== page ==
Rafeena Ali looks at her two-and-a-half-year-old daughter Angel Grant and still can’t believe what she sees: a little girl who’s babbling, zooming around the house, and copying everything she sees on Dora the Explorer. "You’d never know how tiny and sick she was,” says Ms. Ali. "There were tubes everywhere."
Weighing only 1.6 pounds when she was born, Angel was immediately transferred to Mount Sinai Medical Center’s neonatal intensive care unit and placed on a ventilator. When she was referred to Blythedale six months later, her prospects were still uncertain. Like all extremely premature babies, she was at risk for a host of life-threatening medical and developmental problems.
While more than a dozen different Blythedale specialists worked with Angel, her treatment coalesced around one primary goal: weaning her from the ventilator. It’s a painstaking process in which success is measured minute by minute, but it’s also an area where Blythedale is a national leader. Eighty percent of the children who arrive at Blythedale dependent on a ventilator are weaned from the machine by the time they’re discharged.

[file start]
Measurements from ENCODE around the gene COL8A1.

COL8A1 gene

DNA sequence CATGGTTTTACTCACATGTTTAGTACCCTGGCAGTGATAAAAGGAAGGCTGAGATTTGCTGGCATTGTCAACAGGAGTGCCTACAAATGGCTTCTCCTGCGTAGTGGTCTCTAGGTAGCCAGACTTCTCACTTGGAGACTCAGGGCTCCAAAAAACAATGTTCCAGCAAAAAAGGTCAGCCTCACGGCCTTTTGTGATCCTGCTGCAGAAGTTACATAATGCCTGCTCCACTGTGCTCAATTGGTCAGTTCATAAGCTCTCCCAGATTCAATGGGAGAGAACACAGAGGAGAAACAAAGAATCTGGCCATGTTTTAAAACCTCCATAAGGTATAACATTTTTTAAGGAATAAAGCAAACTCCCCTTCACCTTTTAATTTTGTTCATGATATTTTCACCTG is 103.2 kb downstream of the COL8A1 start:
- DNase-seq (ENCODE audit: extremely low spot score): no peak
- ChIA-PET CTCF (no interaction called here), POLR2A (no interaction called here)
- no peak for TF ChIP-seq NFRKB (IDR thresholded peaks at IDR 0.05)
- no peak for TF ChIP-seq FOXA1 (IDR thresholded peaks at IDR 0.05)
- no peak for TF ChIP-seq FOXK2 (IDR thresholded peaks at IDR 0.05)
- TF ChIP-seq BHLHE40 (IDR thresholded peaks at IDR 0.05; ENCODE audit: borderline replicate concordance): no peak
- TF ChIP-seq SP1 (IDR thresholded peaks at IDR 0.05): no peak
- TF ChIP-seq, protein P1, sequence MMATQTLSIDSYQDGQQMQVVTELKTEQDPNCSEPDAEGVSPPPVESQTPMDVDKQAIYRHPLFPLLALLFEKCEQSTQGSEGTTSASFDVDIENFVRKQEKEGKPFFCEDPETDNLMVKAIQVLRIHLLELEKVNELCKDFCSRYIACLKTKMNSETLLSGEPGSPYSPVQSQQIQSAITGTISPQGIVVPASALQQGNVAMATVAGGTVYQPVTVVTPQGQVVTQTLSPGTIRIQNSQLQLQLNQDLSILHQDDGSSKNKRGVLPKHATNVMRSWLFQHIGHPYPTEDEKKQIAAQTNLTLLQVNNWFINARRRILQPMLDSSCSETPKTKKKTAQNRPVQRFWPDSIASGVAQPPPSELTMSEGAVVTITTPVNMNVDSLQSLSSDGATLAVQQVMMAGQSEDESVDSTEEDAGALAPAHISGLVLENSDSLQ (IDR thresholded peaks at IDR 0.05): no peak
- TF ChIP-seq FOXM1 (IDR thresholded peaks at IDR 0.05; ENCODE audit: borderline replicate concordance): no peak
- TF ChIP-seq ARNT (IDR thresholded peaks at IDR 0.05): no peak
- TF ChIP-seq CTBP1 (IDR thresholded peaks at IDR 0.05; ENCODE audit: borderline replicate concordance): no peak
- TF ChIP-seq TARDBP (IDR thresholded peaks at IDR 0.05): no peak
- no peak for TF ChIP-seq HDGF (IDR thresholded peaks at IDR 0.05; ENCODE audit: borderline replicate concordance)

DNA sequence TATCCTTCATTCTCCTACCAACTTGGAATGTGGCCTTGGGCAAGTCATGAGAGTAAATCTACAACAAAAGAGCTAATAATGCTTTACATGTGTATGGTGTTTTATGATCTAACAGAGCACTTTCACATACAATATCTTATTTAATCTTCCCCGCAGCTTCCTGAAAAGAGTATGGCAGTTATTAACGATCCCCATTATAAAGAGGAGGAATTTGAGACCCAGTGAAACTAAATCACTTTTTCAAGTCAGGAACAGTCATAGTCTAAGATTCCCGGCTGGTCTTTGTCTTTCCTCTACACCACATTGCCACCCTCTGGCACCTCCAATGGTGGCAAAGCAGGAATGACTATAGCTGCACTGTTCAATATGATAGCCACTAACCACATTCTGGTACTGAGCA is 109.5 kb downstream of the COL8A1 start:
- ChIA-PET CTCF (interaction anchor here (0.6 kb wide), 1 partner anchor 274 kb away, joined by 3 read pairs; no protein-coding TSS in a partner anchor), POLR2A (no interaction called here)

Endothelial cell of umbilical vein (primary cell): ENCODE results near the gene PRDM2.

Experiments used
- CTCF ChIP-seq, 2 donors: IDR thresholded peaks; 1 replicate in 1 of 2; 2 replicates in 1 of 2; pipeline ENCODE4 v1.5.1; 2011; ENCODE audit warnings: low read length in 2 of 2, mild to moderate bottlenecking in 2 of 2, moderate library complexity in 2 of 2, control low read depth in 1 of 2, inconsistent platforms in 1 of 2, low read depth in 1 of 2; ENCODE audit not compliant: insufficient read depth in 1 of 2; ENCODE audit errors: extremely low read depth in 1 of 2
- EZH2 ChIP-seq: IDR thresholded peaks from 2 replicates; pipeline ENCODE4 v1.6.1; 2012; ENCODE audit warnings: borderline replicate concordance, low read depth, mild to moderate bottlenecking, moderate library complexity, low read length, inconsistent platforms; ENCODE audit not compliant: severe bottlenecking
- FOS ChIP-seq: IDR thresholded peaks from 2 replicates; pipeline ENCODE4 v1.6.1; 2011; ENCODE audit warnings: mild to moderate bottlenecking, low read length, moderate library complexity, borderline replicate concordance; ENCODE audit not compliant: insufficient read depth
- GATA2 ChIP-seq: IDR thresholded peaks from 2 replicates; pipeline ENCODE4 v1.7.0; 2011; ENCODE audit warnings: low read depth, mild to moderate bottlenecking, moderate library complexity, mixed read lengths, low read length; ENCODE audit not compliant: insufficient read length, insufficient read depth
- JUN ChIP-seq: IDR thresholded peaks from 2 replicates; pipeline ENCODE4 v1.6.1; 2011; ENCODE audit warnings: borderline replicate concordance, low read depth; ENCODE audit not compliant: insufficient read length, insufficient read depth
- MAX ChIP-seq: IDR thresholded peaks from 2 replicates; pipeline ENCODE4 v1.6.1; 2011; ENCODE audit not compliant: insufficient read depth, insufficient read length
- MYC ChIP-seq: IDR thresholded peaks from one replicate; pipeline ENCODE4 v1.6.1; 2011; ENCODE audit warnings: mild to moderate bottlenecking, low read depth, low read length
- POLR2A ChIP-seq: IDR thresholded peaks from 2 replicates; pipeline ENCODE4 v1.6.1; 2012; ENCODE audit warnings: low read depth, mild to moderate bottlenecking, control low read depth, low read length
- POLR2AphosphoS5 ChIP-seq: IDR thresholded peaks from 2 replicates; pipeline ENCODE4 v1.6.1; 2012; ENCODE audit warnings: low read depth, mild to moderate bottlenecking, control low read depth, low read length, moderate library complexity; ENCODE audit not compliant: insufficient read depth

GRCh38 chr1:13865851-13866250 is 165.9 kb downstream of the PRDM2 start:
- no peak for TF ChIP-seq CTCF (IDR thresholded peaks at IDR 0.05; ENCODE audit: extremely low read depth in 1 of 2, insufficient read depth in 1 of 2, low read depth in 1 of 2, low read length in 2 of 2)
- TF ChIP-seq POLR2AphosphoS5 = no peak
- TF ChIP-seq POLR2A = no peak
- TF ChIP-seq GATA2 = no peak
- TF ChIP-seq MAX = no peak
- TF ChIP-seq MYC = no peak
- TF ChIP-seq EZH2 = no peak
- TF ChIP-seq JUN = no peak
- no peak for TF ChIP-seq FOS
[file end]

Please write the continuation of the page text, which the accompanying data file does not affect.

Ms. Ali and her husband weren’t relegated to the sidelines during Angel’s recovery. In fact, Blythedale was the first hospital in New York State to train parents how to maintain their child’s ventilator care at home. "I didn’t want to go near that thing,” Ms. Ali says of the ventilator.
But Blythedale built up my courage. I don’t know how anyone could go through what we did without having Blythedale. No other hospital could do what they do.
A few months after her second birthday, Angel was fully weaned from her ventilator and came back to Blythedale for a very special ceremony: removal of the trach tube. "They told her she was all done with it – she could pull it out herself,” says Ms. Ali. "So she did – and threw it in the garbage!”